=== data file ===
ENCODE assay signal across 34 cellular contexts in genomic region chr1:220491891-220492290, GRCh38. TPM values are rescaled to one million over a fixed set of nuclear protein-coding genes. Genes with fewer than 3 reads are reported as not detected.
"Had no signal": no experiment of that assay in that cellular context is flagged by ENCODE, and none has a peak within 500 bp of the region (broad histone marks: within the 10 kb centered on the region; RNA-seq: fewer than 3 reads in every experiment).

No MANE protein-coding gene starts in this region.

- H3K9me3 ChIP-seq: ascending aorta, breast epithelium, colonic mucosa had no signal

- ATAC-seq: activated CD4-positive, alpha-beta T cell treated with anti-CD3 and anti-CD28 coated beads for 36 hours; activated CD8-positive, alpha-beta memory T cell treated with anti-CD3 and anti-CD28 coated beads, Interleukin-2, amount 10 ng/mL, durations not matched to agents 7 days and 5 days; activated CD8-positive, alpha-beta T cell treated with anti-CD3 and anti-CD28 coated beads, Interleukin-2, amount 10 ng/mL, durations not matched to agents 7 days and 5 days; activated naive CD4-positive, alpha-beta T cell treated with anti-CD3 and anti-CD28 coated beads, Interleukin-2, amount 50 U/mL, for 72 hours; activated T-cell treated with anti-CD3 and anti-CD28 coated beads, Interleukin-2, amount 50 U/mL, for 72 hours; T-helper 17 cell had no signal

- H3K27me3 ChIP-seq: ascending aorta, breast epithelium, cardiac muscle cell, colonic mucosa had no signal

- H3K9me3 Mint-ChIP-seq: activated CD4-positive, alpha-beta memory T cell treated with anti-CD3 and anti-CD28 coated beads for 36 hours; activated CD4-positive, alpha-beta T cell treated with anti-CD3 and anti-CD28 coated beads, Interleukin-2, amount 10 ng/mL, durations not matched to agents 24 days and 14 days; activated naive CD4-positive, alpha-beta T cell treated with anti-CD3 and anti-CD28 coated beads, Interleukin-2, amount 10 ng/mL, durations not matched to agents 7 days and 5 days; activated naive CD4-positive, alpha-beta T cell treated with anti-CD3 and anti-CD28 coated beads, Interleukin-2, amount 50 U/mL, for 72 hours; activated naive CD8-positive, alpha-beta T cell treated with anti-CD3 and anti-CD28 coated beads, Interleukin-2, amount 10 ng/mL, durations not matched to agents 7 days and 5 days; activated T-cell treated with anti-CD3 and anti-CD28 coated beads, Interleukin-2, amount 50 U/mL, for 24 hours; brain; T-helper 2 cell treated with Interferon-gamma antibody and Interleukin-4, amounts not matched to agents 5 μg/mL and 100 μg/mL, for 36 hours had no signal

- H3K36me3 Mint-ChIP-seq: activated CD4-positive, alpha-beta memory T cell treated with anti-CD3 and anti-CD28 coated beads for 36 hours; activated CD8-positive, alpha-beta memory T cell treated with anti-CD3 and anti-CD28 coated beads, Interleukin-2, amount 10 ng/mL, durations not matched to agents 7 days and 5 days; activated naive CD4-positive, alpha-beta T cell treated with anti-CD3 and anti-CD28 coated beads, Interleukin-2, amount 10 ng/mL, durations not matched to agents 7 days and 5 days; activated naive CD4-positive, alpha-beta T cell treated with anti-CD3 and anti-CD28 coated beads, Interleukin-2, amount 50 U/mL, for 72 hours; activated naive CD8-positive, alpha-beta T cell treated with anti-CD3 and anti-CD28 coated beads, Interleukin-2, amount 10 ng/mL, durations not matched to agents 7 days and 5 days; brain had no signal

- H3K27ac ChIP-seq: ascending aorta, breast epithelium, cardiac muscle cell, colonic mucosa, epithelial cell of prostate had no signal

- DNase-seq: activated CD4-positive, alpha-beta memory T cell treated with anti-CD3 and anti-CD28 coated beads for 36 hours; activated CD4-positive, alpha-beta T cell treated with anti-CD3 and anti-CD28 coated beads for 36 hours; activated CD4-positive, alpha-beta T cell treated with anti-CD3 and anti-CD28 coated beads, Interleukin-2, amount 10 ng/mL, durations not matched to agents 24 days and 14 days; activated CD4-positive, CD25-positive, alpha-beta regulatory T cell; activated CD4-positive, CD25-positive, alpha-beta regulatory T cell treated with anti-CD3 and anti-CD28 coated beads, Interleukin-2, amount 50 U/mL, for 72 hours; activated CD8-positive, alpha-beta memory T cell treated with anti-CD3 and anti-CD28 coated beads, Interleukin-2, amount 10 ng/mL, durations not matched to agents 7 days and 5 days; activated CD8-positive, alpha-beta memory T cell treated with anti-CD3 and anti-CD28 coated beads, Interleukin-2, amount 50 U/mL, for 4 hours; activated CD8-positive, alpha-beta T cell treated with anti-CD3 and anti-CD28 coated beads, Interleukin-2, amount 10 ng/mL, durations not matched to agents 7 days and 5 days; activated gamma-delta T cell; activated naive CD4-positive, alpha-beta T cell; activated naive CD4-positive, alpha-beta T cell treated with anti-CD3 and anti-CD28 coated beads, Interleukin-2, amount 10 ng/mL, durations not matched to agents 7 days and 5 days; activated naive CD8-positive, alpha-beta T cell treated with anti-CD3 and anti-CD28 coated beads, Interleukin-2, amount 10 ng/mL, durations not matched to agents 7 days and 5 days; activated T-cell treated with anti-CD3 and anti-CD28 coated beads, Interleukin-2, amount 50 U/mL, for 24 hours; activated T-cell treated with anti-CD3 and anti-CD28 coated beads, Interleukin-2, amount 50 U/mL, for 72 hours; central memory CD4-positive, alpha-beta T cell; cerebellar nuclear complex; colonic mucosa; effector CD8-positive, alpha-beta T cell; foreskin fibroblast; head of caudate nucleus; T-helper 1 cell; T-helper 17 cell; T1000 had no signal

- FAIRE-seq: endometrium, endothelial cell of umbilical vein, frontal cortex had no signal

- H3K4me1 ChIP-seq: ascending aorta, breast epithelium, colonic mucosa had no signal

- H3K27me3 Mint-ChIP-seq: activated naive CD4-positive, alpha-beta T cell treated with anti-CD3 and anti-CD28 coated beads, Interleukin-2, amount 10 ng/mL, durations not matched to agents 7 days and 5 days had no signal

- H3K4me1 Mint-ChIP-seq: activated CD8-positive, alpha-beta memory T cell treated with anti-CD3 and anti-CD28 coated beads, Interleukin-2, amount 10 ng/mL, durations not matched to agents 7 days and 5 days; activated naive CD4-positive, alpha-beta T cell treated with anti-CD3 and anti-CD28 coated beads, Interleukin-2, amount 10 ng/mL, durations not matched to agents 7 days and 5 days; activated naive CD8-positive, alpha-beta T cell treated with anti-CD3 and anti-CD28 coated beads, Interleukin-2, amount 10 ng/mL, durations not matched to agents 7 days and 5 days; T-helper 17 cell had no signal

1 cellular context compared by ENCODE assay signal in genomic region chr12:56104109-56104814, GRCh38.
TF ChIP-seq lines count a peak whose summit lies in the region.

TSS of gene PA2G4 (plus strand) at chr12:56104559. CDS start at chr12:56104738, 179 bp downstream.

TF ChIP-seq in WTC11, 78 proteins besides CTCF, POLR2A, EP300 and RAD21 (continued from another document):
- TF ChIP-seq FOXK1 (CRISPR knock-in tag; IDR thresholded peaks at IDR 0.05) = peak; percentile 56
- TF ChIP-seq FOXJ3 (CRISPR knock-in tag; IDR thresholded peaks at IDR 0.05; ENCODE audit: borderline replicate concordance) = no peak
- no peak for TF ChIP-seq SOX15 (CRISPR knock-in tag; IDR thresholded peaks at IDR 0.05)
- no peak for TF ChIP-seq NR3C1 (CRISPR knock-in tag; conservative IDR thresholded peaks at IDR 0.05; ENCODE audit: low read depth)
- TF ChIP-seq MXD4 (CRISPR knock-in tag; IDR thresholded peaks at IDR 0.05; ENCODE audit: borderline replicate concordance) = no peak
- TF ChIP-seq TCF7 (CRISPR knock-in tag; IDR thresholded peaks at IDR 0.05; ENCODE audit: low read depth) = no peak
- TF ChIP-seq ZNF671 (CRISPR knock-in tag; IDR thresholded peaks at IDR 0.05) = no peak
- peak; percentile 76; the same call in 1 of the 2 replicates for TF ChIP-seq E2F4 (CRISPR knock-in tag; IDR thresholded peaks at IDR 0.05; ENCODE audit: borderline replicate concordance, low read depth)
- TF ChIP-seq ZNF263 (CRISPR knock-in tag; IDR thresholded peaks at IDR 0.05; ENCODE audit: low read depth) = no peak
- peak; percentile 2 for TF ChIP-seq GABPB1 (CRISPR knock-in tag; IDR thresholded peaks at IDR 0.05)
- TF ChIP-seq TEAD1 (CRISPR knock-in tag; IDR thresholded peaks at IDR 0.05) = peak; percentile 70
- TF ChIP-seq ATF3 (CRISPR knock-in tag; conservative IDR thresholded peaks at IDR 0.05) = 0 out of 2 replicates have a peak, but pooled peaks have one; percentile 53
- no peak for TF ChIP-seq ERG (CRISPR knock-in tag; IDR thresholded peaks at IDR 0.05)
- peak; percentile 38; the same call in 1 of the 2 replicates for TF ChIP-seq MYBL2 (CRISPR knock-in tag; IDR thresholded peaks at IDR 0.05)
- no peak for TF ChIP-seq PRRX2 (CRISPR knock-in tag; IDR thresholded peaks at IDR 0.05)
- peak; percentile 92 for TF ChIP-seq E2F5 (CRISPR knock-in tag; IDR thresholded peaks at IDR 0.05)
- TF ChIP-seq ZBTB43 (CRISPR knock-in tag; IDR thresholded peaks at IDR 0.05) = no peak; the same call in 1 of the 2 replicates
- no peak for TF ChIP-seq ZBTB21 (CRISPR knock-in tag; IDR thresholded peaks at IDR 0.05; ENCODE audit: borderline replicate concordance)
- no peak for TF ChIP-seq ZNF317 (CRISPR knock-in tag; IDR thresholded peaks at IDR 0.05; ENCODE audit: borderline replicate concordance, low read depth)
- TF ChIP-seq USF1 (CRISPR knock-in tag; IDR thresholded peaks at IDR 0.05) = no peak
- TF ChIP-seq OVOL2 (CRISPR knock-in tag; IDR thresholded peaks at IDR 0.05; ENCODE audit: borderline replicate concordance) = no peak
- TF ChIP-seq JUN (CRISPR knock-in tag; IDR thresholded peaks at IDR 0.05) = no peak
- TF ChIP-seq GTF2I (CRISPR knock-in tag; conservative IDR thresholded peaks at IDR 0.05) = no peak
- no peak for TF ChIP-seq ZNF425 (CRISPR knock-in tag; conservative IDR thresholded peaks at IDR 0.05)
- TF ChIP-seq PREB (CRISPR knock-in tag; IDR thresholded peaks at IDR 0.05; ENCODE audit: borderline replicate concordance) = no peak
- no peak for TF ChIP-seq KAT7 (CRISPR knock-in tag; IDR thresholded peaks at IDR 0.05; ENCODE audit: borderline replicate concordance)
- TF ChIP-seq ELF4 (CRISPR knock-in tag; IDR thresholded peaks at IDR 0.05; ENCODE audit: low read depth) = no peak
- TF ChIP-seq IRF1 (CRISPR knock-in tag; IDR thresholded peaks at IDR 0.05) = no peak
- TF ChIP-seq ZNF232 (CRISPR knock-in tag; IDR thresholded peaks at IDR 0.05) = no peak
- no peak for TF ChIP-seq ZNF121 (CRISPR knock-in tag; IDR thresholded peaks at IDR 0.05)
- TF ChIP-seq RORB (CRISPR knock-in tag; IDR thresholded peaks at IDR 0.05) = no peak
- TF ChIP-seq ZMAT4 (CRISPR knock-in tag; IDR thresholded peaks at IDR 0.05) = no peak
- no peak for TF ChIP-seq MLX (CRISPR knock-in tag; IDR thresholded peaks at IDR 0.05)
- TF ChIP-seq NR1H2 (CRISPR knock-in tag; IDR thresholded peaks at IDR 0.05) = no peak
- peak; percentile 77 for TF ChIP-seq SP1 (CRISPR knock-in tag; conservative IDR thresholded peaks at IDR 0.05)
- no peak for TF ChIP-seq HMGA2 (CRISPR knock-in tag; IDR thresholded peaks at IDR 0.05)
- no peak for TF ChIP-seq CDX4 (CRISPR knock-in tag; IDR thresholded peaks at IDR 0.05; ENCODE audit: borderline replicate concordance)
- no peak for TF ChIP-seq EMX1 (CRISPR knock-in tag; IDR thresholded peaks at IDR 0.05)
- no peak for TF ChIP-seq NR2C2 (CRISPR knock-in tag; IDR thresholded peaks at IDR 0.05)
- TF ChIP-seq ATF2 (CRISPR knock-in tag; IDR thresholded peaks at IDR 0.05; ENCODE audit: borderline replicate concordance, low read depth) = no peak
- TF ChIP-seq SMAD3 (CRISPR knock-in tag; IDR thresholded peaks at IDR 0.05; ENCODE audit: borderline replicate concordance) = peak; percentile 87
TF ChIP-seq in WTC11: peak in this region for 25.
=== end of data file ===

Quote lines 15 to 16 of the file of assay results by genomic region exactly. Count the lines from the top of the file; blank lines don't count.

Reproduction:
1 cellular context compared by ENCODE assay signal in genomic region chr12:56104109-56104814, GRCh38.
TF ChIP-seq lines count a peak whose summit lies in the region.